Effects of work and life stress on semen quality

Janevic T et al, Fert Stert 2014, vol 102, p 530-8

Fertility and Sterility

When nearly 200 men were assessed for stress and semen quality a clear association was apparent between stressful life events and perceived stress and lower sperm count. However work related stress did not have an impact.

Objective:
To evaluate associations between work-related stress, stressful life events, and perceived stress and semen quality.
Design:
Cross-sectional analysis.
Setting:
Northern California.
Patient(s):
193 men from the Child Health and Development Studies evaluated between 2005 and 2008.
Intervention(s):
None.
Main Outcome Measure(s):
Measures of stress including job strain, perceived stress, and stressful life events; outcome measures of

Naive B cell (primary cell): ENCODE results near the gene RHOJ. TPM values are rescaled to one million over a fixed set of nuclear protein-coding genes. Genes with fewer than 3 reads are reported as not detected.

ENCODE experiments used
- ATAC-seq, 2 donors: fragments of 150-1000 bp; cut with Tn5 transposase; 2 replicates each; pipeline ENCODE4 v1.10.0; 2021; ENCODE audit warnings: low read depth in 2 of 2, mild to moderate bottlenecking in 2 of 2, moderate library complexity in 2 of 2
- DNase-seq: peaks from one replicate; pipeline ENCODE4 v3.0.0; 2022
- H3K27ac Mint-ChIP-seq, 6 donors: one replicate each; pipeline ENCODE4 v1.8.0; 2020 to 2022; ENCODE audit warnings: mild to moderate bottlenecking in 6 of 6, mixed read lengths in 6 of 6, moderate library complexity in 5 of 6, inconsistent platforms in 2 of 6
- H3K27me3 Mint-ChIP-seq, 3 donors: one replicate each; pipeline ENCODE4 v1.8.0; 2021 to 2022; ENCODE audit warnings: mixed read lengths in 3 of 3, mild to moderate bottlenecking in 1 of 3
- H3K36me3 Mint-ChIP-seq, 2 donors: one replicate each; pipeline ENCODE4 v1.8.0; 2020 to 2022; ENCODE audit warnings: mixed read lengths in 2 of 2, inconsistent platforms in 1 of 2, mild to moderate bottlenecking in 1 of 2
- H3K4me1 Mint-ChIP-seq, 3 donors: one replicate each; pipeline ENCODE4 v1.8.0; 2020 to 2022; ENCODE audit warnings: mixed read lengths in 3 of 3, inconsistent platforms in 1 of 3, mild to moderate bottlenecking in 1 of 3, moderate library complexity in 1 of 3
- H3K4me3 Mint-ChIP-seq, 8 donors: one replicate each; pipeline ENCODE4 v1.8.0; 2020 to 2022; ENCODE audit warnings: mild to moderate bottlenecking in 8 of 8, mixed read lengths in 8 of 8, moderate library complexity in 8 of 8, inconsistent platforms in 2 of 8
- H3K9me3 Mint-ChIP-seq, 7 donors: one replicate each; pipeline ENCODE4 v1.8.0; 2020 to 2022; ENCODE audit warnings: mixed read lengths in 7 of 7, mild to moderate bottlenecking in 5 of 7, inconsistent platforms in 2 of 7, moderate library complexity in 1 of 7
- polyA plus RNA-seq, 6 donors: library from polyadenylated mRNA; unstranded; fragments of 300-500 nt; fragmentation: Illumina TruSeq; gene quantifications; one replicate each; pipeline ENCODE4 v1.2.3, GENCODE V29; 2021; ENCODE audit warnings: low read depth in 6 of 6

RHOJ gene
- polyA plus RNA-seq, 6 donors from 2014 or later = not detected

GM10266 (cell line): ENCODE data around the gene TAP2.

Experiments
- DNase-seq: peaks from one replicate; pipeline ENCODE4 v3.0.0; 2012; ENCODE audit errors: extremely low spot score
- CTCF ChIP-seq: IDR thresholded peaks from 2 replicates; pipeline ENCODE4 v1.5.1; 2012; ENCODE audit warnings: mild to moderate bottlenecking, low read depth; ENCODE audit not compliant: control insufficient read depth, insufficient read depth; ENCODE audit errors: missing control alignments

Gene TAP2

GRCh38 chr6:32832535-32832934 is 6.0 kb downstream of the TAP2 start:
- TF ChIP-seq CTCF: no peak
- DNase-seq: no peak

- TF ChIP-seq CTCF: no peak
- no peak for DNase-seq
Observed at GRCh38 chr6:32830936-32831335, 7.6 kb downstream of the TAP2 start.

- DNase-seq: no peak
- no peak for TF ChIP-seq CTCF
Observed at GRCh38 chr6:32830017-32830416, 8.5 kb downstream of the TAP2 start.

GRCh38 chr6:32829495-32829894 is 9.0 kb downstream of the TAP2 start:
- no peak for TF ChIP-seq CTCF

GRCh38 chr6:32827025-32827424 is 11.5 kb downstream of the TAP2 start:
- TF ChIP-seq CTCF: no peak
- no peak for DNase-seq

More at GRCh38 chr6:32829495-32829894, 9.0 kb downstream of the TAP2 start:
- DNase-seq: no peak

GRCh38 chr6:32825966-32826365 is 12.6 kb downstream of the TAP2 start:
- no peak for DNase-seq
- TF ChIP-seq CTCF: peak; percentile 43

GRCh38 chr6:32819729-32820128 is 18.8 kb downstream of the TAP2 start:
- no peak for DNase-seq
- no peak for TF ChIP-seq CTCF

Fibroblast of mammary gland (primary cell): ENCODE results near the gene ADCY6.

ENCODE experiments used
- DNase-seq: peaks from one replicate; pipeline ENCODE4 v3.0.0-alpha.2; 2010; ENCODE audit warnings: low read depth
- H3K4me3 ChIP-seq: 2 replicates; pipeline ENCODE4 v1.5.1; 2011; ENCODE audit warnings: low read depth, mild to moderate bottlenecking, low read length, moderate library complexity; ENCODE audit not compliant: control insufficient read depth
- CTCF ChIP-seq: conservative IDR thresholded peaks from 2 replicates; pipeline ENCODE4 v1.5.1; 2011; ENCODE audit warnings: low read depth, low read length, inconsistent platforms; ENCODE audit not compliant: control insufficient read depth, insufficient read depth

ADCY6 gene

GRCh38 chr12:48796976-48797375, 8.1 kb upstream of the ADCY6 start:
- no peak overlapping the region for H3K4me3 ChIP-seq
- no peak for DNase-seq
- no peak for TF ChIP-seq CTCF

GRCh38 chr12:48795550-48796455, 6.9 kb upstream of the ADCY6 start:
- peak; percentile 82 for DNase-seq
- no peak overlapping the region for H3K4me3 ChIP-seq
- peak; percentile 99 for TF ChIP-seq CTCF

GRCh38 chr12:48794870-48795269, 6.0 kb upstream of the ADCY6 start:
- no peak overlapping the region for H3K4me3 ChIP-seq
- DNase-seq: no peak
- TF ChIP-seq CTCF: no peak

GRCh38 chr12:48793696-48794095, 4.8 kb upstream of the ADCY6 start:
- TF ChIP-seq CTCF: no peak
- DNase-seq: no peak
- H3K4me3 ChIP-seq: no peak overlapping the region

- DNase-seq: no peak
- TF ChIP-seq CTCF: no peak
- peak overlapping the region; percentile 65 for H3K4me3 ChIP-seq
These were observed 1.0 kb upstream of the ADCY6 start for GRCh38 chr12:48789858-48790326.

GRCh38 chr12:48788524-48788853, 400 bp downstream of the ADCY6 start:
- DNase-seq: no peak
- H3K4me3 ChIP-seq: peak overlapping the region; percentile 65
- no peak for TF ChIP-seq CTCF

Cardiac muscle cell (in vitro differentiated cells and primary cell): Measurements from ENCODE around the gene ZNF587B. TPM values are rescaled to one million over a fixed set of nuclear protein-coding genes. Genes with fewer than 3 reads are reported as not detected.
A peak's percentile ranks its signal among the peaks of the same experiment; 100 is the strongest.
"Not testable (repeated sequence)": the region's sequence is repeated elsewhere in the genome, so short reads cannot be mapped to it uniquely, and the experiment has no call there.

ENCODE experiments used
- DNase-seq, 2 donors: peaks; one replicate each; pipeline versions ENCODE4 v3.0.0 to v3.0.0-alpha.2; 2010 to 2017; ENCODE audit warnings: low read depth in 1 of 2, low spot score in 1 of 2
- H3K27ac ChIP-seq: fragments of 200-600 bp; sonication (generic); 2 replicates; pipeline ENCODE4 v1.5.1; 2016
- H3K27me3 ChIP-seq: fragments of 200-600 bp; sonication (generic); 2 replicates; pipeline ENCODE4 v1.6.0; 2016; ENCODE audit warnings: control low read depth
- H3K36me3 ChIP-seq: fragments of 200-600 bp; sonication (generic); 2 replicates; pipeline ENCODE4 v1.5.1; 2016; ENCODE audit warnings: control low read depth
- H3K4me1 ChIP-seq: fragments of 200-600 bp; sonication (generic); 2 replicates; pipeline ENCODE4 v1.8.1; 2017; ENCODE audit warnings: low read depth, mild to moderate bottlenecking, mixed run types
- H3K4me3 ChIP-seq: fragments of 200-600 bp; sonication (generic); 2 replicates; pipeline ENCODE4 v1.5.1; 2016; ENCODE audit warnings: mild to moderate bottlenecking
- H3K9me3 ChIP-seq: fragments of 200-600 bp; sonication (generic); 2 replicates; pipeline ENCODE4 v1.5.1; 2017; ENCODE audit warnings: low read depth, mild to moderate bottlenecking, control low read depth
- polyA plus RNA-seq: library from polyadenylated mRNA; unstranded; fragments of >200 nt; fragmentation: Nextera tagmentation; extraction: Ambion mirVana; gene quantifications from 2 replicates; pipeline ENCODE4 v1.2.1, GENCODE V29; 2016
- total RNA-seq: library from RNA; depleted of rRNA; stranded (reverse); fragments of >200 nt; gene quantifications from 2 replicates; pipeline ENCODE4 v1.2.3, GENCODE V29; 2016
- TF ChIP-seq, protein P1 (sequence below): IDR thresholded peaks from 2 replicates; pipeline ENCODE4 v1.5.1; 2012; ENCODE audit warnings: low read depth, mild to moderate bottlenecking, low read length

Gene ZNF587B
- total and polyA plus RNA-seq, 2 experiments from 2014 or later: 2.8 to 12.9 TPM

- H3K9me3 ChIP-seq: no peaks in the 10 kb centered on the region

sperm concentration, percentage of motile sperm, and percentage of morphologically normal sperm.
Result(s):
We found an inverse association between perceived stress score and sperm concentration (estimated coefficient b ¼ 0.09 103/mL; 95% confidence interval [CI] ¼ 0.18, 0.01), motility (b ¼ 0.39; 95% CI ¼ 0.79, 0.01), and morphology (b ¼ 0.14; 95% CI, 0.25, 0.04) in covariate-adjusted linear regression analyses. Men who experienced two or more stressful life events in the past
year compared with no stressful events had a lower percentage of motile sperm (b ¼ 8.22; 95% CI, 14.31, 2.13) and a lower percentage of morphologically normal sperm (b ¼ 1.66; 95% CI, 3.35, 0.03) but a similar sperm concentration. Job strain was
not associated with semen parameters.
Conclusion(s):
In this first study to examine all three domains of stress, perceived stress and
stressful life events but not work-related stress were associated with semen quality.